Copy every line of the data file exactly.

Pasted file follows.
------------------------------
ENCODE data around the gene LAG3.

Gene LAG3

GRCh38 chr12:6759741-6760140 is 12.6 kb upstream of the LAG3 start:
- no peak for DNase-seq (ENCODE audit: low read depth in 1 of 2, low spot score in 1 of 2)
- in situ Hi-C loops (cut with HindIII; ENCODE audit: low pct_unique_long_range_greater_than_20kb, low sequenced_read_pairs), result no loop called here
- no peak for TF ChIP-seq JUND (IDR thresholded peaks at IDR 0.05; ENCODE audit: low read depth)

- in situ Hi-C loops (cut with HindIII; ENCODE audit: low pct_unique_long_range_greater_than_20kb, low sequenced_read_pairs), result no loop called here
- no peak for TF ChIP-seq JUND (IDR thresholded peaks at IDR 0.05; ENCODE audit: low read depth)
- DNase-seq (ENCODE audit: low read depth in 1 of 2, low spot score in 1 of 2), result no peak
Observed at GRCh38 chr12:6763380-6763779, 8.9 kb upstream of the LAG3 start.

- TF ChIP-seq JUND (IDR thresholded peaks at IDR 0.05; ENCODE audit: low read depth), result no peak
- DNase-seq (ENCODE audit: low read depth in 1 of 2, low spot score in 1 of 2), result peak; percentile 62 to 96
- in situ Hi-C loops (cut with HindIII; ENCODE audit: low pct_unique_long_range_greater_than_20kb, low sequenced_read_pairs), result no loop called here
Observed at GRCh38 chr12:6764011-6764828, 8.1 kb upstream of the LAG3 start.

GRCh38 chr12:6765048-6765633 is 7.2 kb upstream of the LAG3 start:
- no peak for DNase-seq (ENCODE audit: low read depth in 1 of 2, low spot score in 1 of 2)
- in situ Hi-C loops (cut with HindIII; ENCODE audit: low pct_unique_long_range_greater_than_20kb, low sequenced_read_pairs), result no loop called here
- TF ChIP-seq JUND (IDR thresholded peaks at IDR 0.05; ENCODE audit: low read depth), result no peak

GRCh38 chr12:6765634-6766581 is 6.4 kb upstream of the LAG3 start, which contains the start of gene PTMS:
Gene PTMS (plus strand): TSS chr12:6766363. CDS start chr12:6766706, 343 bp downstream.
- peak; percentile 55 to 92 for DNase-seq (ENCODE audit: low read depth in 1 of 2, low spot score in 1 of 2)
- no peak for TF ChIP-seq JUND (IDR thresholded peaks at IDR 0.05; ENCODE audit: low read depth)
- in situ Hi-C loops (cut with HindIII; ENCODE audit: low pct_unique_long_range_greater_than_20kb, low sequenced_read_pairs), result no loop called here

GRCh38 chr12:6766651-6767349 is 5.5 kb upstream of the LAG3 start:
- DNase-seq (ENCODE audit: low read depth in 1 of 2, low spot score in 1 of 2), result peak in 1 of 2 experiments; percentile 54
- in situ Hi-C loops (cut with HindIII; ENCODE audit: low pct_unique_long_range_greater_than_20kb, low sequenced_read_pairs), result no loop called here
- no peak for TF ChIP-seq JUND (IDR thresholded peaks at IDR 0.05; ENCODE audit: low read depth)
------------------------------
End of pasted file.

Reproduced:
ENCODE data around the gene LAG3.

Gene LAG3

GRCh38 chr12:6759741-6760140 is 12.6 kb upstream of the LAG3 start:
- no peak for DNase-seq (ENCODE audit: low read depth in 1 of 2, low spot score in 1 of 2)
- in situ Hi-C loops (cut with HindIII; ENCODE audit: low pct_unique_long_range_greater_than_20kb, low sequenced_read_pairs), result no loop called here
- no peak for TF ChIP-seq JUND (IDR thresholded peaks at IDR 0.05; ENCODE audit: low read depth)

- in situ Hi-C loops (cut with HindIII; ENCODE audit: low pct_unique_long_range_greater_than_20kb, low sequenced_read_pairs), result no loop called here
- no peak for TF ChIP-seq JUND (IDR thresholded peaks at IDR 0.05; ENCODE audit: low read depth)
- DNase-seq (ENCODE audit: low read depth in 1 of 2, low spot score in 1 of 2), result no peak
Observed at GRCh38 chr12:6763380-6763779, 8.9 kb upstream of the LAG3 start.

- TF ChIP-seq JUND (IDR thresholded peaks at IDR 0.05; ENCODE audit: low read depth), result no peak
- DNase-seq (ENCODE audit: low read depth in 1 of 2, low spot score in 1 of 2), result peak; percentile 62 to 96
- in situ Hi-C loops (cut with HindIII; ENCODE audit: low pct_unique_long_range_greater_than_20kb, low sequenced_read_pairs), result no loop called here
Observed at GRCh38 chr12:6764011-6764828, 8.1 kb upstream of the LAG3 start.

GRCh38 chr12:6765048-6765633 is 7.2 kb upstream of the LAG3 start:
- no peak for DNase-seq (ENCODE audit: low read depth in 1 of 2, low spot score in 1 of 2)
- in situ Hi-C loops (cut with HindIII; ENCODE audit: low pct_unique_long_range_greater_than_20kb, low sequenced_read_pairs), result no loop called here
- TF ChIP-seq JUND (IDR thresholded peaks at IDR 0.05; ENCODE audit: low read depth), result no peak

GRCh38 chr12:6765634-6766581 is 6.4 kb upstream of the LAG3 start, which contains the start of gene PTMS:
Gene PTMS (plus strand): TSS chr12:6766363. CDS start chr12:6766706, 343 bp downstream.
- peak; percentile 55 to 92 for DNase-seq (ENCODE audit: low read depth in 1 of 2, low spot score in 1 of 2)
- no peak for TF ChIP-seq JUND (IDR thresholded peaks at IDR 0.05; ENCODE audit: low read depth)
- in situ Hi-C loops (cut with HindIII; ENCODE audit: low pct_unique_long_range_greater_than_20kb, low sequenced_read_pairs), result no loop called here

GRCh38 chr12:6766651-6767349 is 5.5 kb upstream of the LAG3 start:
- DNase-seq (ENCODE audit: low read depth in 1 of 2, low spot score in 1 of 2), result peak in 1 of 2 experiments; percentile 54
- in situ Hi-C loops (cut with HindIII; ENCODE audit: low pct_unique_long_range_greater_than_20kb, low sequenced_read_pairs), result no loop called here
- no peak for TF ChIP-seq JUND (IDR thresholded peaks at IDR 0.05; ENCODE audit: low read depth)